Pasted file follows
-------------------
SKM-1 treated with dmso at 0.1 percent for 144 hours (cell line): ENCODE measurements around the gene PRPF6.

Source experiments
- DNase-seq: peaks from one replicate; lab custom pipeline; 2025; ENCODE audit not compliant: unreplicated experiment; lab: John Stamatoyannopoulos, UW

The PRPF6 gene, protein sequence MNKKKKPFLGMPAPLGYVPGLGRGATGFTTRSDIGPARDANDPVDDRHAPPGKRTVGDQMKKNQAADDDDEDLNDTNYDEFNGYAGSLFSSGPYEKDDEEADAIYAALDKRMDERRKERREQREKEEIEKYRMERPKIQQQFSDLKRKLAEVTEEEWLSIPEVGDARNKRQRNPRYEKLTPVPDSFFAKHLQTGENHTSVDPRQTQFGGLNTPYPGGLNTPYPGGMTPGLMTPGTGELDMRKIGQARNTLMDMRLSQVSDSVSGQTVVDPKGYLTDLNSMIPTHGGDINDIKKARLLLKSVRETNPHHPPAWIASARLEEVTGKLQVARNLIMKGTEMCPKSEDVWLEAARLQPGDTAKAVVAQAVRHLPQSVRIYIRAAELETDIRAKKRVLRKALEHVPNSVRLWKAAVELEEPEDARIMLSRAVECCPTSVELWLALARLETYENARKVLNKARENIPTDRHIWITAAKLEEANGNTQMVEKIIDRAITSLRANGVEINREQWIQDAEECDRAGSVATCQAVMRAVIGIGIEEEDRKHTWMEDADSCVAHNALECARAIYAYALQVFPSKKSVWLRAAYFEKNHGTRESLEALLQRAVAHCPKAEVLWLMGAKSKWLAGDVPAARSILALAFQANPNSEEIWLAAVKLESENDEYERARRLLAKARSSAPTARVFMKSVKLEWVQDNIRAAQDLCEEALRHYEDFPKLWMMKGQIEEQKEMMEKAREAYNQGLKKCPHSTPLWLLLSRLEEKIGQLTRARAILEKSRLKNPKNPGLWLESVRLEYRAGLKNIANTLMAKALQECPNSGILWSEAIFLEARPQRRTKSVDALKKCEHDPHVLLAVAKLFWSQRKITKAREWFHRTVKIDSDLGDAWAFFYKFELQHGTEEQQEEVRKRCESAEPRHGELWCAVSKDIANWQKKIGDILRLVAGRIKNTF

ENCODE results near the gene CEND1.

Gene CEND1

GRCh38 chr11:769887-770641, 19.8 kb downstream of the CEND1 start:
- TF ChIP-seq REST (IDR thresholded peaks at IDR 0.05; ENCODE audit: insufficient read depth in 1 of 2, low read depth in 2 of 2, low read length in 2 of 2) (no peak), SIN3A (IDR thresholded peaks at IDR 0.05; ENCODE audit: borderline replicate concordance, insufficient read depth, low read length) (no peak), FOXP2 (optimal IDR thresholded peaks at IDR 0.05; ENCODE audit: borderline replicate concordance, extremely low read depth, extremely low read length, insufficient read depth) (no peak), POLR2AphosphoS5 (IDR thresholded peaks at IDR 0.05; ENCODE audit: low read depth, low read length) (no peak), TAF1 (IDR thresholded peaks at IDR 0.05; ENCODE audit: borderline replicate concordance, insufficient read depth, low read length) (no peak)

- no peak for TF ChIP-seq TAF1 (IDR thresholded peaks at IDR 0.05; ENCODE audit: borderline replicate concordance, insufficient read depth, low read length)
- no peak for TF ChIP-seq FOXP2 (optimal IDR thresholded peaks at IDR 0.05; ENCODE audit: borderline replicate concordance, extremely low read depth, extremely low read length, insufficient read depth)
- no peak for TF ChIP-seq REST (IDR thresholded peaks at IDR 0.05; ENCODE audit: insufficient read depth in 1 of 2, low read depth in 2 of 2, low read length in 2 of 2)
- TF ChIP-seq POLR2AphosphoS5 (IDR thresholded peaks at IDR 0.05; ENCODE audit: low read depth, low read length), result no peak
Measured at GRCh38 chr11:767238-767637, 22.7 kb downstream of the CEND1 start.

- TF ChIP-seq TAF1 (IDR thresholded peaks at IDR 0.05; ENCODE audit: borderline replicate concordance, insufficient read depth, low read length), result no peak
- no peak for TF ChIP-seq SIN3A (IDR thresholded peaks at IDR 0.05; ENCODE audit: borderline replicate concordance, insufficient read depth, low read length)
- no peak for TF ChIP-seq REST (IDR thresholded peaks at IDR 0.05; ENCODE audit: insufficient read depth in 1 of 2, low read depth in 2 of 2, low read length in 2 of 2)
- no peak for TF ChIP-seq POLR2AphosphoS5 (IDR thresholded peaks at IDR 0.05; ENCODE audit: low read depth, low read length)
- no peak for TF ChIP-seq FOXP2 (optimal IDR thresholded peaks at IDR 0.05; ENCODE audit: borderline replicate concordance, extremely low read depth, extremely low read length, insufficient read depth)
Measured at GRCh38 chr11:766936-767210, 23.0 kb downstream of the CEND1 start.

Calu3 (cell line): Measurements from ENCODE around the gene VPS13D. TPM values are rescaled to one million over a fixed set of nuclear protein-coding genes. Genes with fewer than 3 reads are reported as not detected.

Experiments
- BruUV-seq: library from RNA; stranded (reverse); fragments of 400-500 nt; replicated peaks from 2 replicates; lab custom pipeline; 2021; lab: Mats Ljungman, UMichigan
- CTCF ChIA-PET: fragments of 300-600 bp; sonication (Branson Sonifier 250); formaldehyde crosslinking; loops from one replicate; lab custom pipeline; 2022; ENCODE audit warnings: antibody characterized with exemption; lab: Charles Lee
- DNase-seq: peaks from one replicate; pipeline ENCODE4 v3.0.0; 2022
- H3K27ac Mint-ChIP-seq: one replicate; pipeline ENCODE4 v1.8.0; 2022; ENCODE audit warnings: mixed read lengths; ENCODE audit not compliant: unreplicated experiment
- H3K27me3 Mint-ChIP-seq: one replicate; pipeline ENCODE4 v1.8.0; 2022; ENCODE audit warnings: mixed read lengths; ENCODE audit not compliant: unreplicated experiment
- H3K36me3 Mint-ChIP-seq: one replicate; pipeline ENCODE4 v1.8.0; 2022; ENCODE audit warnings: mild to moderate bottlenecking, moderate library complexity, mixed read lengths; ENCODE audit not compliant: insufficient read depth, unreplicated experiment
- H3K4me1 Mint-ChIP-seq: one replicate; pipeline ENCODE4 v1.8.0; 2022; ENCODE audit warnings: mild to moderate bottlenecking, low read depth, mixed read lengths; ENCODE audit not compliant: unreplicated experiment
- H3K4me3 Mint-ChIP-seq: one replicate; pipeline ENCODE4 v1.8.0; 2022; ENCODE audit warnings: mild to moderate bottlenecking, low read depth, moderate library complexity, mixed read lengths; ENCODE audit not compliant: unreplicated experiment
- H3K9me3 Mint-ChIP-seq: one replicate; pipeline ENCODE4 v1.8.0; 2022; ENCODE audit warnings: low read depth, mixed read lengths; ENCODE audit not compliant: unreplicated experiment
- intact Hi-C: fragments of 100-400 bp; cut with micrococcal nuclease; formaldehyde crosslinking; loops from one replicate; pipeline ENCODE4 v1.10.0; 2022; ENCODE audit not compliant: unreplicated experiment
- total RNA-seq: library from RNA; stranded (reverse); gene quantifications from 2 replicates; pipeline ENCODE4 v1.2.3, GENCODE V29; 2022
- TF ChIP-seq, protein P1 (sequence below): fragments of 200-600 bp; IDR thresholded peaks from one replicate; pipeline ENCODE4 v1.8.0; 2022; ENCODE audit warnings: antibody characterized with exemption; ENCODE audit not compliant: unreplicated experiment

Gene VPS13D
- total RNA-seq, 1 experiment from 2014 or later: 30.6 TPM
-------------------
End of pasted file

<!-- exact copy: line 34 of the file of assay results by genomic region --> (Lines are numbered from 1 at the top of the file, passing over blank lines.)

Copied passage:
Gene VPS13D